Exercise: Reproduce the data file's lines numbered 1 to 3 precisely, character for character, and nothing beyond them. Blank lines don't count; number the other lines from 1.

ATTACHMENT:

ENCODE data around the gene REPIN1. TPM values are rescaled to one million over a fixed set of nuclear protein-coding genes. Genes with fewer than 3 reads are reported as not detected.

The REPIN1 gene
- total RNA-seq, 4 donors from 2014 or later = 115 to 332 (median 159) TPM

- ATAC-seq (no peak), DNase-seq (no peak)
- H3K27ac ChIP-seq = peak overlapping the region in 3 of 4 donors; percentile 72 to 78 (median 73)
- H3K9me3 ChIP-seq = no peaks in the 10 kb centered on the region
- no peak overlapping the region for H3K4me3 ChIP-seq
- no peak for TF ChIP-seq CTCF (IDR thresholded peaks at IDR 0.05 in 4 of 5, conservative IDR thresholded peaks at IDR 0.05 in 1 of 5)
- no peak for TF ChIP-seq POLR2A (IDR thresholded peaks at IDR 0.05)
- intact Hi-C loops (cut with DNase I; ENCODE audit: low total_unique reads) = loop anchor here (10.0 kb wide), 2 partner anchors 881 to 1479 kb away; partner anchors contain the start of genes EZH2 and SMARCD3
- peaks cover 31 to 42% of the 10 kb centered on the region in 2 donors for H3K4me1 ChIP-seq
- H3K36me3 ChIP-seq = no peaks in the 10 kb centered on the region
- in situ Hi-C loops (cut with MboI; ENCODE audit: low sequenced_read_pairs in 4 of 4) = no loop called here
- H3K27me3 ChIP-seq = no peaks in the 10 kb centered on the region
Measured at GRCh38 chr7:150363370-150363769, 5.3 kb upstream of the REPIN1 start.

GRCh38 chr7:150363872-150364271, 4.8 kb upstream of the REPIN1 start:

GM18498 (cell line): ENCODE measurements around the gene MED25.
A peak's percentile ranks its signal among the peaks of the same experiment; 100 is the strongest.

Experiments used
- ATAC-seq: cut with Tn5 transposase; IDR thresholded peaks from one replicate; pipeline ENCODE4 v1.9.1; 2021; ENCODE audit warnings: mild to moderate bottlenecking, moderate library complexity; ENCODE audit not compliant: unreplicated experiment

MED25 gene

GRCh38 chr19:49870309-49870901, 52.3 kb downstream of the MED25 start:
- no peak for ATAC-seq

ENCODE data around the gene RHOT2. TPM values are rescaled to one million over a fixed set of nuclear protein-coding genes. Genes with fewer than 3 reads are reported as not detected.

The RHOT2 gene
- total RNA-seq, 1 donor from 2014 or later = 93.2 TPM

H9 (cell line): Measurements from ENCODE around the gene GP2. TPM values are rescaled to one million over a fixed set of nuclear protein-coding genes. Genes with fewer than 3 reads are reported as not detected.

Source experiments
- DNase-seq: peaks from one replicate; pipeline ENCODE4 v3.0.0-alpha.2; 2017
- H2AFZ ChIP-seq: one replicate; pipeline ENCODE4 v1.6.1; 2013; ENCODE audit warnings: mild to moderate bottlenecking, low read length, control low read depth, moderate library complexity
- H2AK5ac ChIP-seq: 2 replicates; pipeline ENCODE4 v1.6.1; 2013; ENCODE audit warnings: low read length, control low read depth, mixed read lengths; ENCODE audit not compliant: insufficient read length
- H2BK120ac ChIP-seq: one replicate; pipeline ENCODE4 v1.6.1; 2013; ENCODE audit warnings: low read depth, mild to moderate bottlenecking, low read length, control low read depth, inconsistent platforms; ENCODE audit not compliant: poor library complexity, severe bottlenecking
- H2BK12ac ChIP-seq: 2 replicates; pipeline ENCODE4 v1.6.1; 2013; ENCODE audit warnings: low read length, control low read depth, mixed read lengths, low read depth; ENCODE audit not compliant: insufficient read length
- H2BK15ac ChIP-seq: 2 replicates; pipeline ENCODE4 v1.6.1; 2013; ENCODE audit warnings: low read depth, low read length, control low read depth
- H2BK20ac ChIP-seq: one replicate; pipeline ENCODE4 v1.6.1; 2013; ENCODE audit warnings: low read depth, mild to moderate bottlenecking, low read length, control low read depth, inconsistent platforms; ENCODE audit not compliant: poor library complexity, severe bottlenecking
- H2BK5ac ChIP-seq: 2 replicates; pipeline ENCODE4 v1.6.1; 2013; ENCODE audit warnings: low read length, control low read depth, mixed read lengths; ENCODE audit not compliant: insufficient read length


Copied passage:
ENCODE data around the gene REPIN1. TPM values are rescaled to one million over a fixed set of nuclear protein-coding genes. Genes with fewer than 3 reads are reported as not detected.

The REPIN1 gene
- total RNA-seq, 4 donors from 2014 or later = 115 to 332 (median 159) TPM